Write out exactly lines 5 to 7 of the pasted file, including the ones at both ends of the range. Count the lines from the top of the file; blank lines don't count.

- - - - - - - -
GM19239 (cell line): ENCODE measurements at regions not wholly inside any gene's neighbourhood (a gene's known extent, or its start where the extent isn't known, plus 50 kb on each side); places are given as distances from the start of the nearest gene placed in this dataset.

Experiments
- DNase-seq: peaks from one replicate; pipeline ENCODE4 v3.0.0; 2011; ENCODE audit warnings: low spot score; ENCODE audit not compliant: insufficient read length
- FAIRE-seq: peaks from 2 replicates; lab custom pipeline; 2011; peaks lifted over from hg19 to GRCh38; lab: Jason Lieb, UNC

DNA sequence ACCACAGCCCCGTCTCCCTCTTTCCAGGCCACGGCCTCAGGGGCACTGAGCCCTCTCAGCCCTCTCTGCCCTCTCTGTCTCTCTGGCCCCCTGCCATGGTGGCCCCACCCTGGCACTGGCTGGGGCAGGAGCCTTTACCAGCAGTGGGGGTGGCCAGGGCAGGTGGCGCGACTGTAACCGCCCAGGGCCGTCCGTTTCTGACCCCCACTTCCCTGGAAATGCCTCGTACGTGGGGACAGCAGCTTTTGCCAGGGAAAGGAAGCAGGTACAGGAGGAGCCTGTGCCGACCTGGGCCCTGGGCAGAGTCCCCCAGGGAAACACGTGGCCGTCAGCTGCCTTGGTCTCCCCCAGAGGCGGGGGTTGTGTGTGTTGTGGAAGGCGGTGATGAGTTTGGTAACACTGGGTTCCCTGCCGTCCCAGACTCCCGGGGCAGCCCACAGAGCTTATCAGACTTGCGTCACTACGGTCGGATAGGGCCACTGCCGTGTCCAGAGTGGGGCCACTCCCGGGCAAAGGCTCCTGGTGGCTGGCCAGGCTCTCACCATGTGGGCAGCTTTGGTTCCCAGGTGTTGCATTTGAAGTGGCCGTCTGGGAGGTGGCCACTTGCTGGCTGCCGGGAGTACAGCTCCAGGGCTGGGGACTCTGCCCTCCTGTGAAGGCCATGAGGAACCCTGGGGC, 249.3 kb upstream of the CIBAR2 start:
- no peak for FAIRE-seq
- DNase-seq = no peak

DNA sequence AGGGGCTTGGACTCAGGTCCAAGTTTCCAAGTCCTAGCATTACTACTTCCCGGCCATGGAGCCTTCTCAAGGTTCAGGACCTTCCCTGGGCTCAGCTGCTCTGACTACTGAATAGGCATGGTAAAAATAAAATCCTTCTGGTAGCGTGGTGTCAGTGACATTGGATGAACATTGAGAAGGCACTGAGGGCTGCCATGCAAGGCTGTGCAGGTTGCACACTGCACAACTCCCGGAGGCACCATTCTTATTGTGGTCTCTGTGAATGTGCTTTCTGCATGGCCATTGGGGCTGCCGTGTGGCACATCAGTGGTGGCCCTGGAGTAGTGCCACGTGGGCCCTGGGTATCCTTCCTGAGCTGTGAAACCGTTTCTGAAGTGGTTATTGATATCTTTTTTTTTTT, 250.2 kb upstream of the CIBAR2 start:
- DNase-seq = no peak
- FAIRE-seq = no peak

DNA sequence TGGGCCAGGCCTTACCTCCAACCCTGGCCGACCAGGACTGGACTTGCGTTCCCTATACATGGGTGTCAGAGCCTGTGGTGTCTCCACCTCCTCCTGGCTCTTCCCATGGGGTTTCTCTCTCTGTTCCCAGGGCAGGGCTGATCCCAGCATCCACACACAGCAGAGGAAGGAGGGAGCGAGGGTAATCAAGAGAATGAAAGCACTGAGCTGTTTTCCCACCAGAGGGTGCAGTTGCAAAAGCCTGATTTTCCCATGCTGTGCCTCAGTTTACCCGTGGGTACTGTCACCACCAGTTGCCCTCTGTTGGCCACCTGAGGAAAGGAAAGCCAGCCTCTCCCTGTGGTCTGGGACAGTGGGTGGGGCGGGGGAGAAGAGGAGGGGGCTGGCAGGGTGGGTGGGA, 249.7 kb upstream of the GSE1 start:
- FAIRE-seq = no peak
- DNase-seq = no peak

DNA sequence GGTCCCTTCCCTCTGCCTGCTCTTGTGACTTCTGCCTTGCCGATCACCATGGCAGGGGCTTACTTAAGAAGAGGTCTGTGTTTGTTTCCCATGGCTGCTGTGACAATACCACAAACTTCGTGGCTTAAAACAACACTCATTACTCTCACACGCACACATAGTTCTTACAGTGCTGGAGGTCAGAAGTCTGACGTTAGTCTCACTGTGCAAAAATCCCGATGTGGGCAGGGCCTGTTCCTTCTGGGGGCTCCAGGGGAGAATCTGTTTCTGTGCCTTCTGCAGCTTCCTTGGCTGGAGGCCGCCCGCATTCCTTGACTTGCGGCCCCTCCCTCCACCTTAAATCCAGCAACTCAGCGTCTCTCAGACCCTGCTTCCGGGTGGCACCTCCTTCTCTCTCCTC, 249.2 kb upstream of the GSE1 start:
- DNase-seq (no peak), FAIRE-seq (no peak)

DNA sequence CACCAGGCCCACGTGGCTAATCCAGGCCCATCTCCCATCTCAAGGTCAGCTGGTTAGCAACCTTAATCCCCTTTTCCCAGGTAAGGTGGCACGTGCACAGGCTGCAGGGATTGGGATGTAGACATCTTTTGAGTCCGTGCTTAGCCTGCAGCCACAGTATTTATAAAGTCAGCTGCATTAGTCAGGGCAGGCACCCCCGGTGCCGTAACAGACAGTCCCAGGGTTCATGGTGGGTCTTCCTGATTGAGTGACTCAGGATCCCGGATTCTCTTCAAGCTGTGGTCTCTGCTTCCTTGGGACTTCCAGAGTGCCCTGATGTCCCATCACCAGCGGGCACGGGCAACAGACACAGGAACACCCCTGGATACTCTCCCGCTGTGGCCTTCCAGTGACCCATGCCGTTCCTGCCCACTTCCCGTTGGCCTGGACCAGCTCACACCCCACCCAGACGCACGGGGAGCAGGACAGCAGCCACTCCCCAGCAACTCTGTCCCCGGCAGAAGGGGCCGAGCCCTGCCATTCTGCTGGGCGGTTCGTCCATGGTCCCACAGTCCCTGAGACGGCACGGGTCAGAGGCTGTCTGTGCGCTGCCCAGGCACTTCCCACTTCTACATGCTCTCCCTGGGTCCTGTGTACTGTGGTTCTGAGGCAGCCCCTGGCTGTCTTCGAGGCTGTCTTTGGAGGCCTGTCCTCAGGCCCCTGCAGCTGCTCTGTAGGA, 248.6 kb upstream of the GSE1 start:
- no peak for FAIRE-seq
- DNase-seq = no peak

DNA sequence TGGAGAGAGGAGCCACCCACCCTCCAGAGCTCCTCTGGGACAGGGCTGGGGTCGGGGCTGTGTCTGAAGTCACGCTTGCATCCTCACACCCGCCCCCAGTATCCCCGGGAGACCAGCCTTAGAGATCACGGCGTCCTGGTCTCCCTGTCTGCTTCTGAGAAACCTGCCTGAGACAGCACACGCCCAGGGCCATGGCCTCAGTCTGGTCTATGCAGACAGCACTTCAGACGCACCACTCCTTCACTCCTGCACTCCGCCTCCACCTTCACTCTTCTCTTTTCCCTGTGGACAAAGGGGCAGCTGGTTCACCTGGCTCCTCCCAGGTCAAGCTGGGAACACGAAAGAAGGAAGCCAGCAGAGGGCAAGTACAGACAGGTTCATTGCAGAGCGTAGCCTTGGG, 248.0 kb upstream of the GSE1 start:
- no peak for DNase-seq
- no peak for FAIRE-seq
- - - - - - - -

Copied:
DNA sequence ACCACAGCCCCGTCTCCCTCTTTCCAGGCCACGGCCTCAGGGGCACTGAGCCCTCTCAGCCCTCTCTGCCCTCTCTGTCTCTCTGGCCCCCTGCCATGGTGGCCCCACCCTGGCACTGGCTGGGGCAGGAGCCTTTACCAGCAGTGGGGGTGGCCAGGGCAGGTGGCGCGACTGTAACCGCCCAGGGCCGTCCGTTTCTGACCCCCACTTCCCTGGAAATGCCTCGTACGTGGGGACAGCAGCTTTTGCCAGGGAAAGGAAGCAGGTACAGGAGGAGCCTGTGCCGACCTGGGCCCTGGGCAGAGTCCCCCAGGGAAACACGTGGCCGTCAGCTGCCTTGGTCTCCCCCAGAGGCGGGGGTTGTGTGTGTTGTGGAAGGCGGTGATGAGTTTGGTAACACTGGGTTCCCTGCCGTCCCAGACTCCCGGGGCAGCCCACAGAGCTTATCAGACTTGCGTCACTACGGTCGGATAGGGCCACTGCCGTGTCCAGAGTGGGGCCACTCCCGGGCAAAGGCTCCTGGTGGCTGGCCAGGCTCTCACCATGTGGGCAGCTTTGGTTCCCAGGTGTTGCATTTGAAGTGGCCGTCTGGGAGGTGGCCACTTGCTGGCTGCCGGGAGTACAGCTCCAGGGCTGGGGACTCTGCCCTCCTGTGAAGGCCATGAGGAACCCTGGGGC, 249.3 kb upstream of the CIBAR2 start:
- no peak for FAIRE-seq
- DNase-seq = no peak